A home for Picture Rocks Fire - Tucson Local Media: Pima Pinal

A home for Picture Rocks Fire

Brand new facility for community's 'lifesavers'

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Posted: Tuesday, October 13, 2009 11:00 pm | Updated: 1:22 pm, Mon Apr 18, 2011.

In March 1977, two children died in a residential structure fire in the Picture Rocks community.

That tragic event spurred the residents of Picture Rocks into an action they already knew was needed. They began a project to establish their own fire district.

Until that time, firefighters had responded from Ina Road, well east of the Interstate 10 highway, and it could take almost an hour for them to arrive. The Picture Rocks Volunteer Fire Department opened for business Dec. 17 of that year, in a little building with a carport for the department's single fire truck.

That first facility served the department until 1983, when the current station was constructed in its first design. It originally housed equipment and vehicles only and had room for the dispatcher on duty, but the firefighters were still volunteers, so there was no need to have sleeping quarters.

As department services expanded and ambulance service was added, it became clear full-time paid firefighters were needed, and the department was manned by a combination of paid and volunteer responders, which helped cut response time. The service area grew, with residences in Picture Rocks and along Sandario Road, so the department evolved into an all-paid operation, with the firefighters and the paramedics on duty every day. This meant that the station had to be expanded to include sleeping quarters and a kitchen. Training quarters and a workout room were added.

As the department added equipment like its tanker, which is a former dairy milk hauler, and specialty trucks like the brush fire truck, truck bays were outgrown. Vehicles were parked in the desert sun, baking hoses, tires and other equipment.

It was time to expand again.

Picture Rocks Fire Chief Kathy Duff-Stewart said an analysis showed it would be cheaper and wiser to build a new building rather than try to bring a worn and outdated building up to code.

So Picture Rocks Fire is building a new facility, at a price of approximately $2.5 million, paid for with bond money. Duff-Stewart said it should be paid off at the completion of construction. All other loans associated with the new facility, such as land acquisition, should be paid in full by the end of 2011.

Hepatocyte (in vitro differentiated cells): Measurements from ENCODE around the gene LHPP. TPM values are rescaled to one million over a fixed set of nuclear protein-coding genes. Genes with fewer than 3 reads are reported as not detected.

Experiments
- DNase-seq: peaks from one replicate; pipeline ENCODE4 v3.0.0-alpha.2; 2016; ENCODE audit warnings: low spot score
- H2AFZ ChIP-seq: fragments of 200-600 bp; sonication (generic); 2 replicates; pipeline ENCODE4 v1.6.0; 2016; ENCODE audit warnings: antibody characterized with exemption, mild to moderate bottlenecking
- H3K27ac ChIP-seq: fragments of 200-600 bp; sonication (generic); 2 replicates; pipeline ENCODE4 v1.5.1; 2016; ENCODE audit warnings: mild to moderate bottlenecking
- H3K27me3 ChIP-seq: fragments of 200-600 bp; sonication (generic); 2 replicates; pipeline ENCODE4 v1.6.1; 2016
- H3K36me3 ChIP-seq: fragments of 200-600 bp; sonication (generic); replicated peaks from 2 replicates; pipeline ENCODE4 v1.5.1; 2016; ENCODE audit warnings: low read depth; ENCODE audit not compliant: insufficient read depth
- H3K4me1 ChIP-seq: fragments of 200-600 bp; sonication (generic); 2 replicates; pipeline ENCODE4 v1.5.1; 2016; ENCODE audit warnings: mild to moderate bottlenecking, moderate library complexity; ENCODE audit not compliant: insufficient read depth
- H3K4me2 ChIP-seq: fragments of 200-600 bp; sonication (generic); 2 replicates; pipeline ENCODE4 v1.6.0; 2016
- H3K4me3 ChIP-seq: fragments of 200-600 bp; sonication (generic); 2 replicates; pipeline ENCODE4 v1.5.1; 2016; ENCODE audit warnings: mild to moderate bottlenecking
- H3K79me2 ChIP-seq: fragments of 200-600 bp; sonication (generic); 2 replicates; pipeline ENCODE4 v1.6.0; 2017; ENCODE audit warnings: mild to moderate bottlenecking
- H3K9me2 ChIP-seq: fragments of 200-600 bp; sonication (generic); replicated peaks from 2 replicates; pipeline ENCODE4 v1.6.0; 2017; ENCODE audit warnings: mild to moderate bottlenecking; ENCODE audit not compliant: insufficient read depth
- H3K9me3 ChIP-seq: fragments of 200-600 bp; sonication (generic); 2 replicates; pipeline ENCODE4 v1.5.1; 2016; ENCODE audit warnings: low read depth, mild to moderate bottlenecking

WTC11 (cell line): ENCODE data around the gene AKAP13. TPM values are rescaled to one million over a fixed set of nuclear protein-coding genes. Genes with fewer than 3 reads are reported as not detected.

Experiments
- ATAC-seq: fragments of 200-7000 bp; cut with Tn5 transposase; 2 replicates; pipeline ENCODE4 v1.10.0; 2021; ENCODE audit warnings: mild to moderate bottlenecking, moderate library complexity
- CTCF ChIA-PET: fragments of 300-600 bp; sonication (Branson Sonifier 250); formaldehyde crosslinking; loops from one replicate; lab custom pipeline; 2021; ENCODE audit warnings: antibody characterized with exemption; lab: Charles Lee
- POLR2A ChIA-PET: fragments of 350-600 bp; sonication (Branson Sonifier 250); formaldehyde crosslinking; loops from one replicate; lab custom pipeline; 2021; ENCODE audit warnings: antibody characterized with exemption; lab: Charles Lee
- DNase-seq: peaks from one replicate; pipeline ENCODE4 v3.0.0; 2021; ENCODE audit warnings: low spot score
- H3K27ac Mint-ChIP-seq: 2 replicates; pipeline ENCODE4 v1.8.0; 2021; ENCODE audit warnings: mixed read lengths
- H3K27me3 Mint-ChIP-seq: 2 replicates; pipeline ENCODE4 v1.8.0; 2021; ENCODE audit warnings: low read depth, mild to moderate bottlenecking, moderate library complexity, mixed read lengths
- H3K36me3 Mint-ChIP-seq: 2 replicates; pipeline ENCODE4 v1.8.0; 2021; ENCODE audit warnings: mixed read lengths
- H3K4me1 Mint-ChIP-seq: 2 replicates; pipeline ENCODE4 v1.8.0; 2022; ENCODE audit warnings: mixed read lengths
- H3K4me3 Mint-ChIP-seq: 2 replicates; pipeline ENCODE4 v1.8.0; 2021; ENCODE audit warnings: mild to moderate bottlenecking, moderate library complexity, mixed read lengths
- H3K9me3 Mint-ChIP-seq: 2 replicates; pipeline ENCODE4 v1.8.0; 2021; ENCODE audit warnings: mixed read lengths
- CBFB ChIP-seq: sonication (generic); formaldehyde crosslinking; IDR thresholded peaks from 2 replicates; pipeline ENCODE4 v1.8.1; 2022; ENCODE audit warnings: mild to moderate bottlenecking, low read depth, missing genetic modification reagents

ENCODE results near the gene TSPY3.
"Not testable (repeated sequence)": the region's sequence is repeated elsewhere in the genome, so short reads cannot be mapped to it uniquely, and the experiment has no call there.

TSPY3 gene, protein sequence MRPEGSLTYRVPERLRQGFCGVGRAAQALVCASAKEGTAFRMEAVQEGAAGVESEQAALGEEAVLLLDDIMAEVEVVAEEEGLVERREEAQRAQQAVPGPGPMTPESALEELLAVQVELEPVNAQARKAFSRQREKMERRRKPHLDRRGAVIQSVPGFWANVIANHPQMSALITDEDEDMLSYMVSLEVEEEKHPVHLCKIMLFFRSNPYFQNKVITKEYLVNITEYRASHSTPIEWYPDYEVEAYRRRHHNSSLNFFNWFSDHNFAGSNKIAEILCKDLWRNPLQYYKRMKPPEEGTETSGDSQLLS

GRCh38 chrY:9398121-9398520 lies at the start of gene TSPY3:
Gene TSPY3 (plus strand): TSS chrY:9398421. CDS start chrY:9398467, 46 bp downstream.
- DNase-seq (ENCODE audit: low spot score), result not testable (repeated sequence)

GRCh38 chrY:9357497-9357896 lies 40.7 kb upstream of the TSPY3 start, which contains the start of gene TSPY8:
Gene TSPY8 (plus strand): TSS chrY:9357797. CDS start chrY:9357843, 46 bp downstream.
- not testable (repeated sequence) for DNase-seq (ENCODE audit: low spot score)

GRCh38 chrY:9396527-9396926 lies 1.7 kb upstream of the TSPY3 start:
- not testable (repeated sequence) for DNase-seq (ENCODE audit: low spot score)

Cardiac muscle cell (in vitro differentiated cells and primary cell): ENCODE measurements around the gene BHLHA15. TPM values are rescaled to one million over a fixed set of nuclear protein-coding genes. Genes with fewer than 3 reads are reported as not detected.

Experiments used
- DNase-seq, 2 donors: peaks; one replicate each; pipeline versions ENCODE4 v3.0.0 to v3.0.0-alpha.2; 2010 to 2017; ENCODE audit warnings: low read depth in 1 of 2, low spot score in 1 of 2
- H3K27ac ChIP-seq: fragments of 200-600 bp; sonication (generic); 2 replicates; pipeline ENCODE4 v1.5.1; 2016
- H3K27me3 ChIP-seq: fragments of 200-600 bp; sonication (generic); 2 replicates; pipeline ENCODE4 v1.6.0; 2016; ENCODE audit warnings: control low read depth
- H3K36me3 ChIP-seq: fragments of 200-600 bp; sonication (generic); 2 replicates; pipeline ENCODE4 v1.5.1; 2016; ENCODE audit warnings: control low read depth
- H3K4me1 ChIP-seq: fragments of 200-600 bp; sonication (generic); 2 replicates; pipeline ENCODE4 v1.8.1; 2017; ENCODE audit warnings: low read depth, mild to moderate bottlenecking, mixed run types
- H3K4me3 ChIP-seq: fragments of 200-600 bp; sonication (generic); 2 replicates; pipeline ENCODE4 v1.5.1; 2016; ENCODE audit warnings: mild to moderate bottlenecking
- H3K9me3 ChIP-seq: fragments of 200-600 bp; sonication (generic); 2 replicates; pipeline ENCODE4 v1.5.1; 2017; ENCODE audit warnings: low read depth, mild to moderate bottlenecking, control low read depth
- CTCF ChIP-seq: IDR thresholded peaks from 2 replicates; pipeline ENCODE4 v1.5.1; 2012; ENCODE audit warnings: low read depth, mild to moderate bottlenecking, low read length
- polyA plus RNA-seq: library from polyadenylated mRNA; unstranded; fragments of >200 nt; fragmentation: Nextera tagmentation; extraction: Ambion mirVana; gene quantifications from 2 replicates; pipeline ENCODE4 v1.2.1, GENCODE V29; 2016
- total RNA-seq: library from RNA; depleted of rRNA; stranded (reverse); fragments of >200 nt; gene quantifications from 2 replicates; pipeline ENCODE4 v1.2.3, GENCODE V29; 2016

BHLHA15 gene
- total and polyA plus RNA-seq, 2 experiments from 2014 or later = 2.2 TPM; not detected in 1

The building was designed by Breckenridge Group Architects / Planners. It is 9,974 square feet with three double bays for up to six vehicles. It will also have 24 photovoltaic solar cells on the roof that can produce peak power of nearly 5,000 watts of energy to help power the station.

While the current economic situation is hurting people, it worked in favor of the Picture Rocks project, Duff-Stewart said. Because many construction companies were vying for the few jobs available, bids came in much lower than expected.

Dwight Stover, superintendent for general contractor Lang Wyatt Construction, said the project is "on schedule and on budget" for a mid-April 2010 finish date.

While touring the current facility, Division Chief Debra Trimble talked about the sense of "community" fostered between the department and the people they serve. She spoke of how the neighbors would stop in with doughnuts or a home-baked cake, gesturing toward the kitchen counter where the remaining half of a chocolate cake sat. As though on cue, in walked Dr. Emil Tompkins of Tompkins Family Chiropractic with a hand-made, poster-sized "Thank You" card from his staff and patients, and a supply of Lifesaver mints for the "lifesavers" on the department.

Captain Harold Thorsen told about a Canadian family involved in a wreck in their rental car. They weren't injured, but they were going to miss their flight out of Tucson without their car. So members of the department loaded them up along with their belongings and took them to Tucson International Airport on time for departure.

Thorsen says it's that kind of service beyond duty that makes the bond with the community stronger.

While the current building is homey, it shows its 26 years of wear. "I imagine the firefighters will be there with the trucks packed" when the building is ready for occupancy, Duff-Stewart said. It seems they'll be settled in before the first desert dust is.

"I'm looking forward to having the station completed," the chief said.

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